Targeted muscle re-innervation for superficial radial neuroma
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Targeted muscle reinnervation (TMR) is a technique developed for the management of symptomatic neuromas. The ideal method of management for a neuroma is not clear. Different techniques may be required for different nerves in different locations. As a general rule though, reconstruction of the nerve gap created after resection of a neuroma is the optimum method of restoring some afferent signalling to the sensory cortex of the brain. Reconstructive procedures like this depend on the tissue bed, the quality of the distal nerve stump and the nerve gap.
Bridging a gap requires nerve graft and for some patients, the thought of creating a second nerve injury site for autologous nerve graft harvest, with the attendant risks of neuroma, sensory loss and neuropathic pain, is an unacceptable solution. TMR has demonstrated excellent results in the prevention of phantom pain, in the management of limb pain following amputation and in treating both mixed nerves and pure sensory nerves. The technique is “active” or reconstructive, directing regenerating axons into a distal motor branch of a nerve in the vicinity.
The superficial radial nerve is challenging to treat when sensitised, due to the prominent location and tendency fro irritation by contact from clothing. There is no wholly reliable method for management of the SRN. Applying the technique of TMR to the SRN is starting to demonstrate promise.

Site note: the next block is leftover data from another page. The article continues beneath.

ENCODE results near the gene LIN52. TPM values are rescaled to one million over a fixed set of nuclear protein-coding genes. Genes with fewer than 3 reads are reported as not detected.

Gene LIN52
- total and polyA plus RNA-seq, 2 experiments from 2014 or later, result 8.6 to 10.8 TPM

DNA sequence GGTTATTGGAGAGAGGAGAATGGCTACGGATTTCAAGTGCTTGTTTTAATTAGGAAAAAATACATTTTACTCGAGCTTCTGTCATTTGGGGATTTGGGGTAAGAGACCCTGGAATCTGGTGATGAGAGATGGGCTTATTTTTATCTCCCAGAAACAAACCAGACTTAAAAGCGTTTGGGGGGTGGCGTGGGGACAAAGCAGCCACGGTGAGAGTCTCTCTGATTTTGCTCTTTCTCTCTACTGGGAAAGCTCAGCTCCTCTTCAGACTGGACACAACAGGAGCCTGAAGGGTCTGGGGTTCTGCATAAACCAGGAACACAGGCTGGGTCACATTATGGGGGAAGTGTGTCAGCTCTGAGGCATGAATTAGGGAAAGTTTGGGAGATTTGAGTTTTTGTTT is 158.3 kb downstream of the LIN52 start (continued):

This technique demonstrates the use of TMR to treat a SRN proximal stump to the distal anterior interosseous nerve (AIN) to pronator quadratus (PQ) for the management of neuroma pain that followed injury to the SRN during injection to the thumb CMCJ. The initial attempts at neuroma management included in situ capping and relief was temporary, again becoming problematic at 2 years and being accompanied by CMCJ deterioration, in this case with pre-existing arthritis. Definitive treatment of the CMCJ arthritis with excision arthroplasty was planned and a decision to undertake TMR of the SRN at the same time was based on an attempt to find a more permanent resolution of the neuropathic pain.
Author:Dominic Power MA MB BChir FRCS FRCS Tr & Orth
Institution: Consultant Hand and Peripheral Nerve Surgeon
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Question 1 of 15
What is the autonomous sensory area supplied by the superficial radial nerve?CorrectIncorrect
Question 2 of 15
Which one of the following statements regarding SRN to AIN TMR is true?CorrectIncorrect
Question 3 of 15
The SRN emerges from under the muscle-tendon junction of which muscle in the mid forearm?CorrectIncorrect
Question 4 of 15
Which one of the following is the correct order of motor innervation in the AIN from proximal to distal?CorrectIncorrect
Question 5 of 15
Which one of the following is the correct term for neuropathic pain symptoms on light touch?CorrectIncorrect
Question 6 of 15
Which one of the following statements regarding Tisseel is correct?CorrectIncorrect
Question 7 of 15
Which one of the following is the last motor branch of the radial nerve?CorrectIncorrect
Question 8 of 15
Which on elf the following is the plane for exposure of the AIN in this procedure?CorrectIncorrect
Question 9 of 15
Which one of the following statements is false?CorrectIncorrect
Question 10 of 15
Which one of the following is the optimum method of management for a neuroma in continuity in a non-critical sensory nerve with a healthy tissue bed?CorrectIncorrect
Question 11 of 15
Which score has been used to grade sensory neuroma symptom severity?CorrectIncorrect
Question 12 of 15
Which authors described a systematic method of diagnosis neuromas in 2018?CorrectIncorrect
Question 13 of 15
Which one of the following statements regarding neuroma management is correct?CorrectIncorrect
Question 14 of 15
What size suture ir recommended for the nerve transfer neurorraphy?CorrectIncorrect
Question 15 of 15
Which on elf the following statements regarding TMR in lower limb amputation is false?CorrectIncorrect